John searle has recently claimed to have dissolved what daniel dennett calls 'hume's problem'--The question whether the explanation of behavior by appeal to mental representations can be done without circularity or infinite regress. Searle argues that a careful analysis of the concept of an intentional state shows that mental representations do not require intentional "homunculi" to explain how intentional states have their contents, And, Hence dennett's worry is groundless. I argue that searle's conceptual analysis of intentional states, Even if correct, (...)
    Direct download (4 more)  
     
    Export citation  
     
    Bookmark   2 citations  
  44.  54
    Searle’s Master Insight and the Non-Dual Solution of the Sixth Patriarch: Sorting Through Some Problems of Consciousness.Robert E. Allinson - 2017 - Comparative Philosophy 8 (1):82-93.
    The Platform Sutra, which dates back to the seventh century C.E., is one of the classic documents of Chinese philosophy and is the intellectual autobiography of Hui Neng, the Sixth Patriarch of Ch’an Buddhism. In the Platform Sutra, the Sixth Patriarch demonstrates that the spiritual and intellectual problems of consciousness stem from a false adherence to the dualistic standpoint. The Sixth Patriarch utilizes ingenious arguments to demonstrate how one can escape the problems of dualism. An example of a constructive engagement (...)
    Direct download (7 more)  
     
    Export citation  
     
    Bookmark  
  45. Searle's misunderstandings of functionalism and strong AI.Georges Rey - 2003 - In John M. Preston & Michael A. Bishop (eds.), Views Into the Chinese Room: New Essays on Searle and Artificial Intelligence. Oxford University Press. pp. 201--225.
  46.  43
    From Searle’s Chinese room to the mathematics classroom: technical and cognitive mathematics.Dimitris Gavalas - 2006 - Studies in Philosophy and Education 26 (2):127-146.
    Employing Searle’s views, I begin by arguing that students of Mathematics behave similarly to machines that manage symbols using a set of rules. I then consider two types of Mathematics, which I call Cognitive Mathematics and Technical Mathematics respectively. The former type relates to concepts and meanings, logic and sense, whilst the latter relates to algorithms, heuristics, rules and application of various techniques. I claim that an upgrade in the school teaching of Cognitive Mathematics is necessary. The aim is (...)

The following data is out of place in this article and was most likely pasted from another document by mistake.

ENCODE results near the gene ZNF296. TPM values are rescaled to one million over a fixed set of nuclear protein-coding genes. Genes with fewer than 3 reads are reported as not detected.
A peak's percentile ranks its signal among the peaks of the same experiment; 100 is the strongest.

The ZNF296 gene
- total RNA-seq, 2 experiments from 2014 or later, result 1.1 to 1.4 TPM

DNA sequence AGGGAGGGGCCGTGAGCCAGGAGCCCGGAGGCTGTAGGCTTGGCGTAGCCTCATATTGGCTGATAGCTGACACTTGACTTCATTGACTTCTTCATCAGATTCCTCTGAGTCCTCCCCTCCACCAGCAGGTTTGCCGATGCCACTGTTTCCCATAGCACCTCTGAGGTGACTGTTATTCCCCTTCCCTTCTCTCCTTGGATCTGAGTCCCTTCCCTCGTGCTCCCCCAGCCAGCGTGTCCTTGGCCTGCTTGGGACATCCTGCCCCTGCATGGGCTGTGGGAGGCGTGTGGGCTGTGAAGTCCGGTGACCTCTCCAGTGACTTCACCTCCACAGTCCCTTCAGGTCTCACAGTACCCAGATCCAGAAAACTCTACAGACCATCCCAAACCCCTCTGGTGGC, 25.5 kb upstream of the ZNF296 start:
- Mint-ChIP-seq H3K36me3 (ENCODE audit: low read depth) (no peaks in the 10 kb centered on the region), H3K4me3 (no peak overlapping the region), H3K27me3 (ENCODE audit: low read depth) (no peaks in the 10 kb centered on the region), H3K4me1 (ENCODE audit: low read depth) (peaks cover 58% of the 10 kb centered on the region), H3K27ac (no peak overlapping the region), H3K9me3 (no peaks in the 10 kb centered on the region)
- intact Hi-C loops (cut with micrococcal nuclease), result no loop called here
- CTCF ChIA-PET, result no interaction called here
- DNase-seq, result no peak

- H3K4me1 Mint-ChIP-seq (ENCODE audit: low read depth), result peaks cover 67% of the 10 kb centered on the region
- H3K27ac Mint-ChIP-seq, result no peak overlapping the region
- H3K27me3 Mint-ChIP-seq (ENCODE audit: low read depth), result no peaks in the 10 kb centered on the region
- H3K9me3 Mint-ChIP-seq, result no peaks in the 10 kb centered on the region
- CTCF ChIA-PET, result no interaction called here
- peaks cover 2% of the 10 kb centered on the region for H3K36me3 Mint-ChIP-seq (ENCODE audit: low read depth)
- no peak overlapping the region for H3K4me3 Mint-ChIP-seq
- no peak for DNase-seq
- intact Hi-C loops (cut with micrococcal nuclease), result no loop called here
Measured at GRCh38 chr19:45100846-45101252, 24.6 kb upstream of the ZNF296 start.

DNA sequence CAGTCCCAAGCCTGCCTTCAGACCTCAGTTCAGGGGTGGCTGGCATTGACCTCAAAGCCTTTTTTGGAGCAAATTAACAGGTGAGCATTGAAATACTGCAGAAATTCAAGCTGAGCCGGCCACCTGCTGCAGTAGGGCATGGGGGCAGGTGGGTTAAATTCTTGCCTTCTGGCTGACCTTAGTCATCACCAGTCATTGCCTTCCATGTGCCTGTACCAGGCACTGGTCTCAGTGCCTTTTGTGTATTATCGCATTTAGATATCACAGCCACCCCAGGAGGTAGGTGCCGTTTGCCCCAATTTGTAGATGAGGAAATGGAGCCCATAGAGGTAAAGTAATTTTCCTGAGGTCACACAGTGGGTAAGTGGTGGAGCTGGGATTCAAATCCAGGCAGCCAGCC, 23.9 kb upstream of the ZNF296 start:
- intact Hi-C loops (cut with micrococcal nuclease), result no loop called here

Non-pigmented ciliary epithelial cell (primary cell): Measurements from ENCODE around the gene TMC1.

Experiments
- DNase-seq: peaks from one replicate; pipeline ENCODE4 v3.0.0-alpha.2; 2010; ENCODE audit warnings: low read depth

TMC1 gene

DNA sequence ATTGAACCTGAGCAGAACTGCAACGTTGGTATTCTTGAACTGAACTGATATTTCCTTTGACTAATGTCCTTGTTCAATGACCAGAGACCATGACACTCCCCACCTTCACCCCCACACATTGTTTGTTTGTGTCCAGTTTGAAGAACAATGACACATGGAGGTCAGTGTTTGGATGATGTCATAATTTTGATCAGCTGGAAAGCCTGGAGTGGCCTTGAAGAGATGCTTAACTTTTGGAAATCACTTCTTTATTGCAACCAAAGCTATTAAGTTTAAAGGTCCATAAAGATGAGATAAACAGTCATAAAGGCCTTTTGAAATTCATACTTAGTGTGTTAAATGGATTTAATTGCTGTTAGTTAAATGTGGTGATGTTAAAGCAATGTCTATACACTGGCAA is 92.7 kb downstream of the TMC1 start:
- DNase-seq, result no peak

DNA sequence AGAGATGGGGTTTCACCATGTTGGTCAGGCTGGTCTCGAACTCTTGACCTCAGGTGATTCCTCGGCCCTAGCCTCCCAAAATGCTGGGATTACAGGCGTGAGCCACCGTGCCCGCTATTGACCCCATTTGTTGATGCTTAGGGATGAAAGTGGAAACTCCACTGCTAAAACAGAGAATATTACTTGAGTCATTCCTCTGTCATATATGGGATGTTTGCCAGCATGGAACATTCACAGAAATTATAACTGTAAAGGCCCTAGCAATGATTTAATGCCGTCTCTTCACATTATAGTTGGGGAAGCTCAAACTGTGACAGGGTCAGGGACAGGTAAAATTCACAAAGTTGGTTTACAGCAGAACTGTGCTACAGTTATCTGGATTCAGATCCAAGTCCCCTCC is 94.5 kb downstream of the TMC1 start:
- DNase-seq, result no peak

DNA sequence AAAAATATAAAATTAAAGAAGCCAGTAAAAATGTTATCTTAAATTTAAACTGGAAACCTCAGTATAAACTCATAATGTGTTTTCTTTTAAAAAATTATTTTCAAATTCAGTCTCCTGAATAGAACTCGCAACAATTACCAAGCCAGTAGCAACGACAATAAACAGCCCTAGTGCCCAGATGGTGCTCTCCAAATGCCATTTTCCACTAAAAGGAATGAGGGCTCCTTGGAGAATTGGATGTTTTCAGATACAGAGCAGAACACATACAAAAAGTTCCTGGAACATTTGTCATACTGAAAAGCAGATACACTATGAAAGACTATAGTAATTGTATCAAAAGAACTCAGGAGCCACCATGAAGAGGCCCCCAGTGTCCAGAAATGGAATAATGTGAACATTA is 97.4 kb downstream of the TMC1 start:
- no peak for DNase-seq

Direct download (3 more)  
     
    Export citation  
     
    Bookmark  
  47. Searle's arguments against cognitive science.Ned Block - 2003 - In John M. Preston & Michael A. Bishop (eds.), Views Into the Chinese Room: New Essays on Searle and Artificial Intelligence. Oxford University Press. pp. 70--79.
     
    Export citation  
     
    Bookmark   6 citations  
  48. Searle's and Penrose's Non-computational Frameworks for Naturalizing the Mind.Napoleon Mabaquiao Jr - unknown
    John Searle and Roger Penrose are two staunch critics of computationalism who nonetheless believe that with the right framework the mind can be naturalized. While they may be successful in showing the shortcomings of computationalism, I argue that their alternative non-computational frameworks equally fail to carry out the project to naturalize the mind. The main reason is their failure to resolve some fundamental incompatibilities between mind and science. Searle tries to resolve the incompatibility between the subjectivity of consciousness and the (...)
    Direct download  
     
    Export citation  
     
    Bookmark  
  49.  73
    Searle’s Contradictory Theory of Social Reality.Danny Frederick - manuscript
    John Searle, in several articles and books, has contended that institutions incorporating status functions with deontic powers are created by collective acceptance that is not analysable into individual acceptance. I point out three self-contradictions in Searle’s exposition.
    Direct download  
     
    Export citation  
     
    Bookmark  
  50. John Searle's Philosophy of Language: Force, Meaning and Mind.Savas L. Tsohatzidis (ed.) - 2007 - Cambridge University Press.
    This is a volume of original essays on key aspects of John Searle's philosophy of language. It examines Searle's work in relation to current issues of central significance, including internalism versus externalism about mental and linguistic content, truth-conditional versus non-truth-conditional conceptions of content, the relative priorities of thought and language in the explanation of intentionality, the status of the distinction between force and sense in the theory of meaning, the issue of meaning scepticism in relation to rule-following, and the proper (...)
    Direct download (3 more)  
     
    Export citation  
     
    Bookmark   2 citations  
1 — 50 / 1000